Take Project Christine, for example, which would allow you to swap out a GPU as easily as you would a Keurig pod. It still hasn't come out because third-party partners largely ignored the device. But Sather said that the Blade Stealth ultraportable and its Core graphics extender "borrowed heavily" from Project Christine's DNA. "A lot of the R&D we did on how to dock and undock, and modular components in a PC ecosystem, was beneficial to us as we were working on the Razer Core with Intel, NVIDIA and AMD," he said.
"Some concepts are more far out there," Sather admitted. "Everything we show is technically feasible," he added, but it's more of a question of how much effort the company needs to put in to make something a reality, versus how much its customers might actually want it.
For example, the Project Fiona gaming tablet gained enough buzz at CES back in 2012 that a year later, the company traded the code name for Edge and the device -- funky wand-like controllers and all -- was available to purchase that March. Sather said that on occasion when CES rolls around, the company has a prototype that's close to being an attainable product, but some aspect of it isn't ready for retail. That's when it becomes a project. In Project Linda's case, what isn't ready for prime time is the display and software.
In use, that means the screen isn't a one-to-one replica of the Razer phone powering it; there's no 120Hz refresh rate or HDR capabilities, and it isn't a touchscreen. The custom software that marries the phone to Project Linda when the handset is docked, turning it into a touchpad, still needs some engineering work to improve the palm-rejection system and overall optimization as well. Both of those snags could feasibly be fixed in about a year, and the device could be ready to purchase. Why show it off early then?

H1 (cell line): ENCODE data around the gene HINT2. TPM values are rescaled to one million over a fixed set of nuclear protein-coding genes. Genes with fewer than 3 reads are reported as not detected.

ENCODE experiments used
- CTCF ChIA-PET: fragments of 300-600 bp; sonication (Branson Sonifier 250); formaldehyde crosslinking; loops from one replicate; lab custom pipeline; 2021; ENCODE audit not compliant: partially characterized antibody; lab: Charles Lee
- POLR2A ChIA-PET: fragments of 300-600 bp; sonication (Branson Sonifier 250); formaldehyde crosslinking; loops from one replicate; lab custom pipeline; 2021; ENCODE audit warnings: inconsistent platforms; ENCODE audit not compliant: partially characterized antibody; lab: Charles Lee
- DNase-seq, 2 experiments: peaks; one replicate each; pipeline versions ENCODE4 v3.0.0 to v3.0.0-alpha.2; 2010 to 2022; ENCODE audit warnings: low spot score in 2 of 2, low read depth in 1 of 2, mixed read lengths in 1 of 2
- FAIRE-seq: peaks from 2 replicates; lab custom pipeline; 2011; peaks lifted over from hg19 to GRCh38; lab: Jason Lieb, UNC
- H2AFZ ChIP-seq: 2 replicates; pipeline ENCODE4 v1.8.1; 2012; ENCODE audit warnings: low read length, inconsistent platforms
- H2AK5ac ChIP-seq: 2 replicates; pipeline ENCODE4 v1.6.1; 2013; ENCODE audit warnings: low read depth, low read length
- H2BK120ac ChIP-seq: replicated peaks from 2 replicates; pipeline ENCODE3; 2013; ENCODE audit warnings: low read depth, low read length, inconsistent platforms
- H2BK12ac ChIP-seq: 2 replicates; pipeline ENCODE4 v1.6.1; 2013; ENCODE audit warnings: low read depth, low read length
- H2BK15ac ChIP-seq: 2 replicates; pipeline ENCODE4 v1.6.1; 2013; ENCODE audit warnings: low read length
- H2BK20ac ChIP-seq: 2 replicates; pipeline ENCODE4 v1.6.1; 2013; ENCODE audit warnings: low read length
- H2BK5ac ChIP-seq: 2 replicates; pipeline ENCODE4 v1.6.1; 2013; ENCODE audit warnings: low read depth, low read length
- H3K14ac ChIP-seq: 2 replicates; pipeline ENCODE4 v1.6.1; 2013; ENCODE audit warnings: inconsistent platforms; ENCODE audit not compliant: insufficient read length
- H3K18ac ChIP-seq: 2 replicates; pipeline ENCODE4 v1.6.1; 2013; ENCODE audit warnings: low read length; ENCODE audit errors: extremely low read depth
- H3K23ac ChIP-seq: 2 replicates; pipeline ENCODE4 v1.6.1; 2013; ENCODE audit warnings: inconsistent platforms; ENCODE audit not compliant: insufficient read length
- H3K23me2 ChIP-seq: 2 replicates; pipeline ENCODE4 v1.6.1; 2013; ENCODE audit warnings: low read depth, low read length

"We could go and sit in a lab for six months by ourselves and keep iterating on it, but we think it would be a much better product with the community's assistance," Sather said. It's a similar approach that automakers take to concept vehicles: Pack them with as much future tech as possible and see what actually works or gets people's imaginations going. He mentioned that a lot of the feedback Razer gets is predictable, but it's when people come up with ideas that the company hasn't thought of that the team gets inspired.
Last year's Project Valerie had an unexpected fan: the military. Razer originally envisioned it'd be a hit with people who'd purchased one of its Blade laptops, but the medical and defense industries took a shine to it too. Both communities have their own existing tri-monitor setups, but none could be thrown in a backpack -- they have to be wheeled in on a cart or stuffed into the back of a Jeep. For now it's back in the lab, cooking. "There's no announcement to make on it officially, but it's not dead by any means."
The Project Ariana tech sounds like it's moving closer to retail as well. Sather said we could see "pieces" of the projector setup arrive as different products and that consumers will benefit from a lot of the behind-the-scenes tech "in the near future." One aspect of the demo -- Chroma integration for Philips Hue lighting -- became publicly available today.
Sather said that despite its legacy for bringing hot rod-like concepts to CES every year, it doesn't feel pressure to keep one-upping itself. If you'll remember, its Android-based microconsole the Forge TV and the Blade Stealth both debuted in Las Vegas. This year, it also brought a 2.1 gaming speaker system to the show, in addition to a mouse pad that powers a wireless mouse.
"We don't have a plan going into [CES] like, 'This is crazy-concept year, this is close-to-reality year,'" Sather said. "We just go where the trends lead us, where the market leads us and what we think our customers want to see."
Click here to catch up on the latest news from CES 2018.